Did you know that a virus can cause some cancers?
Unfortunately, it’s true.
Human papillomavirus, or HPV, is a common cause of cervical cancer in women, and tonsil and tongue cancer (oropharyngeal), anal cancer and genital cancers in both men and women. Medical experts recommend vaccination at the age of 11 to 12 years of age to prevent HPV-associated cancers. We know the immune system at that age is fully ready to respond and develop the proper immunity to HPV, and that vaccination is more effective when given at an early age. Though most people will be exposed to HPV at some point in their lives, national vaccination rates for the virus remain low.
There are no symptoms associated with HPV infection until it starts forming warts or causing cancer. While women can get screened for changes on the cervix with Pap smears, there is no way to screen for the other cancers caused by the virus. Researchers are working to improve this, so hopefully there will be additional screening tools in the near future.
Oropharyngeal cancer caused by HPV is one of the fastest growing head and neck cancers, and there are actually more men diagnosed with oropharyngeal cancer each year than there are women with cervical cancer. Treatment is not easy either. Just ask any of the thousands who have had surgery to remove part of their throat, or undergone radiation over six weeks (and possibly still needed additional chemotherapy). Head and neck cancer treatment is a life changer, affecting swallowing, taste, and speech.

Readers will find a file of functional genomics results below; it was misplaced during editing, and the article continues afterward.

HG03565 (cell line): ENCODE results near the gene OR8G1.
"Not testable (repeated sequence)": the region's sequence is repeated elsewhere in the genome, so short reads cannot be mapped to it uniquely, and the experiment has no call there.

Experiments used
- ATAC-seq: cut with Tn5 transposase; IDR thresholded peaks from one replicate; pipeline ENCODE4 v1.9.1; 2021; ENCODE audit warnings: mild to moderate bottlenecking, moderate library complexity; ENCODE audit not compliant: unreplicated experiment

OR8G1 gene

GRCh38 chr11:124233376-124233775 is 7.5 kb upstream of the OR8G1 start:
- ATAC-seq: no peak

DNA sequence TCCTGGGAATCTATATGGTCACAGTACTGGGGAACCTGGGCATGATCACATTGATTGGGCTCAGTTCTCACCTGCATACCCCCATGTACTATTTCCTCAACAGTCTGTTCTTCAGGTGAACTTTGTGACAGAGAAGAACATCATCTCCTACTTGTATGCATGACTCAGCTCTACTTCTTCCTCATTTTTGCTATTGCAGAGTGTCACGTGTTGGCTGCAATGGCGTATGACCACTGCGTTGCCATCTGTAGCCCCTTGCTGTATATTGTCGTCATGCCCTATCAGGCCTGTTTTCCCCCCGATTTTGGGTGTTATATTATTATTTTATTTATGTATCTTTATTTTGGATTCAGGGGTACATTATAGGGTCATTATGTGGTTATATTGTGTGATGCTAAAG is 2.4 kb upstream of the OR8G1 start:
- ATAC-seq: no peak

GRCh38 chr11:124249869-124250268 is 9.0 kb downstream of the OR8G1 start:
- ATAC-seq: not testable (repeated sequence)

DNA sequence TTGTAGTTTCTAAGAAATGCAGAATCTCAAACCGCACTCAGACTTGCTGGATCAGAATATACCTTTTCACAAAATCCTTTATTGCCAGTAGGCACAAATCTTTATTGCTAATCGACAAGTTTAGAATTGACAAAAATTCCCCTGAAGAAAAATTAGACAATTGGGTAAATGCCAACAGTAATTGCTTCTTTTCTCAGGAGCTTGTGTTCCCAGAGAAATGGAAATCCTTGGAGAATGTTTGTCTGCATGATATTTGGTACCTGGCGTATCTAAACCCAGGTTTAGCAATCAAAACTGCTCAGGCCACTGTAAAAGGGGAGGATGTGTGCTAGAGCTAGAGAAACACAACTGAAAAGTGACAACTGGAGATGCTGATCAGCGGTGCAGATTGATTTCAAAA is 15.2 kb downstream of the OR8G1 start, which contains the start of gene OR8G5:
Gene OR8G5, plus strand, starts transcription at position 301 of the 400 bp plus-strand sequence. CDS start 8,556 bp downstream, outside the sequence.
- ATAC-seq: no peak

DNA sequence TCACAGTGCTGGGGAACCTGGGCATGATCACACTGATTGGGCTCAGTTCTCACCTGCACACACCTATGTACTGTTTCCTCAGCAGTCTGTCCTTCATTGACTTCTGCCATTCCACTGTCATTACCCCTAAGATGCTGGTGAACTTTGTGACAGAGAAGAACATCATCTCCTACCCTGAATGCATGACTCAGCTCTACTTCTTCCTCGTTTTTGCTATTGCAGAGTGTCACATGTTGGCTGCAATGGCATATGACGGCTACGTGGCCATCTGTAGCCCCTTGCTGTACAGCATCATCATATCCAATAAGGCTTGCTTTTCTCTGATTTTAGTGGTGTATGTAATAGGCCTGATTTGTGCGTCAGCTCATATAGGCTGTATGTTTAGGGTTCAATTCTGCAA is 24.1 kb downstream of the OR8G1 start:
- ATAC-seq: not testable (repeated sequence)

As mentioned earlier, the good news is that there is a way to stop this trend. There are a few HPV vaccines available, including Cervarix, Gardasil, and Gardasil 9. Some vaccines even protect against most genital warts caused by the non-cancer causing forms of HPV (Gardasil and Gardasil 9).
New guidelines from the Centers for Disease Control and Prevention recommend 11- to 12-year-old boys and girls receive two doses of the 9-valent HPV vaccine at least six months apart, though the vaccine can be given starting at age 9 until the age of 26. Adolescents and young adults 15 and older should continue to complete the three-dose series over six months. Those older than 26 can still receive the vaccine, but insurance companies typically will not cover the costs.
It’s important to contact your primary care doctor or your child’s pediatrician for information about receiving the vaccine. If you don’t have a doctor, most pharmacies have access to provide vaccinations. For those without health insurance, most state health departments can help provide vaccinations.